How to introduce crews to battery power

Updated Nov 4, 2022
terren landscapes' employees using batter-powered husqvarna equipment
Terren Landscapes first trialed battery-powered equipment before introducing it on a larger scale.
Terren Landscapes

While we’re known as the Green Industry, truly going green has never come completely easy. Some of the biggest problems have been the high cost of adopting eco-friendly equipment and an overall lack of interest in the services.

Terren Landscapes in Conshohocken, Pennsylvania has been offering eco-friendly alternatives to traditional landscaping long before they were trendy. But owner John McCaughey says that segment has remained a relatively small portion of their overall market. Still, he does think it’s poised to grow as more people begin to pay attention to reducing emissions and noise. He explains how they first introduced battery-powered equipment without losing profit.

When the company decided to test out some battery-powered chainsaws, string trimmers, hedge trimmers, and blowers, the concern was losing profit as they experimented with these new options. That’s why they introduced them slowly and kept gas-powered backups on-site.

“This achieved two things,” McCaughey explains. “It helped the crew overcome their hesitancy to try something new because they knew they still had access to the equipment they were comfortable using. But it also allowed us to have the back-up ready if we were really slowing down on the job.”

Learning the pros and the cons

terren landscapes employee replacing the battery on a string trimmerTerren Landscapes learned the pros and cons of battery-powered equipment by trying it out in the field.Terren Landscapes

McCaughey says that his objective in trialing some of this equipment was to learn the pros and cons before implementing it on a larger scale. It was also a good way to get a taste of what it would be like to have a battery-powered fleet without disrupting the workflow too much.

One thing that McCaughey found was that the battery-powered blowers were lighter and worked well for small messes or tight workspaces. But they weren’t as powerful, so that didn’t always make them the best choice for large jobs. He found that the small electric chainsaws were a win in almost any circumstance, except for rain, where they could potentially get water damage.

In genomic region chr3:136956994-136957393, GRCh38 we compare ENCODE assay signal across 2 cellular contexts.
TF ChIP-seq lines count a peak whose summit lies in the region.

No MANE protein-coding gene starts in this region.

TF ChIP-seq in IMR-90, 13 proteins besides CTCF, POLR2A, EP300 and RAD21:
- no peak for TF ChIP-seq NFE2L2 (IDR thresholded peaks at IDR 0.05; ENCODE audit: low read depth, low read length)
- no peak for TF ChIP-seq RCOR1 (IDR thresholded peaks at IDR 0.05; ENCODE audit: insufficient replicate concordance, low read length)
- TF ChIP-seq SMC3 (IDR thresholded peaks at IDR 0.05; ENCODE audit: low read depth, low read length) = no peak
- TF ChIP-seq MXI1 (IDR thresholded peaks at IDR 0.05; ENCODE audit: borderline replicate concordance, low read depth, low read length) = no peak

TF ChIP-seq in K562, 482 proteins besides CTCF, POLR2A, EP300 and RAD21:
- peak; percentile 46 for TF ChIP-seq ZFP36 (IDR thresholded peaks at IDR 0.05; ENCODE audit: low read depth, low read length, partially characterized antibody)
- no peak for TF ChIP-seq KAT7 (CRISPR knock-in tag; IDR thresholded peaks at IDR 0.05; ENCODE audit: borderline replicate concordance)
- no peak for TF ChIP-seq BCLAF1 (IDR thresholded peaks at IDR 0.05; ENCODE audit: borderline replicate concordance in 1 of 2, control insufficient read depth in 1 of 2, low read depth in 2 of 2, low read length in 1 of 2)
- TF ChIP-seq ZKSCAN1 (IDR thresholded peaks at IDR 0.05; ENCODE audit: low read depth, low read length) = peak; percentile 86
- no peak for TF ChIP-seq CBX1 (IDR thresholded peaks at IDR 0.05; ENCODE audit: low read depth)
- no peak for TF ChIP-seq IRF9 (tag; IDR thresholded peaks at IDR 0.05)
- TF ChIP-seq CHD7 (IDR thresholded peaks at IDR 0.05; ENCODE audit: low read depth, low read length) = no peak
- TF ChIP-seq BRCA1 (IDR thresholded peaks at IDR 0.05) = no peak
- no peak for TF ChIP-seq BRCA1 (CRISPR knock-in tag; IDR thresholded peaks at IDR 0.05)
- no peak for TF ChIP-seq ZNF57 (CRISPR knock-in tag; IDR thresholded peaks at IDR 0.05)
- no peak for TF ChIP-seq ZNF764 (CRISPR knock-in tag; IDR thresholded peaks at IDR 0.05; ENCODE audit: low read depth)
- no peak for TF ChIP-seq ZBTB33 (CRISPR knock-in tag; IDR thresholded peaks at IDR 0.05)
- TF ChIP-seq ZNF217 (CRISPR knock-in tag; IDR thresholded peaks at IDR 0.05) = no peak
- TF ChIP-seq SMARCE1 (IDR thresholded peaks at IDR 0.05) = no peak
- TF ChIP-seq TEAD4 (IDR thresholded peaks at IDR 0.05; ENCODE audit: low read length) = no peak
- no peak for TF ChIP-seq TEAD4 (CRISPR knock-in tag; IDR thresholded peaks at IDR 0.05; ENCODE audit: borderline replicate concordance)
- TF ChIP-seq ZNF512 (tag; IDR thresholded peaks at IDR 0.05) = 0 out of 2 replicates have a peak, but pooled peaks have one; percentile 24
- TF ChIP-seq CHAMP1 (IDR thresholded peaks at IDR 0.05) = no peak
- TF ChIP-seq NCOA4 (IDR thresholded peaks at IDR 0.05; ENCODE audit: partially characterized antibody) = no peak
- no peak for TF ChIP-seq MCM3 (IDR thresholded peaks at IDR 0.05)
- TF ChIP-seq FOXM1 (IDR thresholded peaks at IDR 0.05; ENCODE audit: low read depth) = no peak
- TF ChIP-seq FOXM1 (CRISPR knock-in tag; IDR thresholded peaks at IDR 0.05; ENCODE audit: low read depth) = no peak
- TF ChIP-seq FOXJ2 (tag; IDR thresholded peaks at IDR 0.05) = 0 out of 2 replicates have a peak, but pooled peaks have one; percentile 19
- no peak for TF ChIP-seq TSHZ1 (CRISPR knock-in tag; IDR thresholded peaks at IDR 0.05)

If other landscape professionals are looking into battery-powered equipment, McCaughey says that trialing it slowly is a great way to get a taste where it fits best and how it will implement into the business.

“As with any change, sometimes slow is better,” he says. “You don’t have to get rid of gas all at once. We had a hybrid system for a long time as we were figuring out what worked and what didn’t.”

A brighter (greener) future

Today, clients can choose a completely eco-friendly program with all battery-powered equipment and green practices—but McCaughey says that it’s still not for everyone. In a lot of cases, clients must understand that choosing an eco-friendly option means paying a little more money. There are certainly some clients who are willing to do that but there’s still a long way to go.

Still, McCaughey is hopeful for what the future holds. He says he has plenty of clients who drive Teslas, are regularly composting, and are starting to inquire more about the way the companies they work with do business. He says that as things trend in that direction, there will only be increased interest in battery-powered equipment and other eco-friendly landscaping practices.

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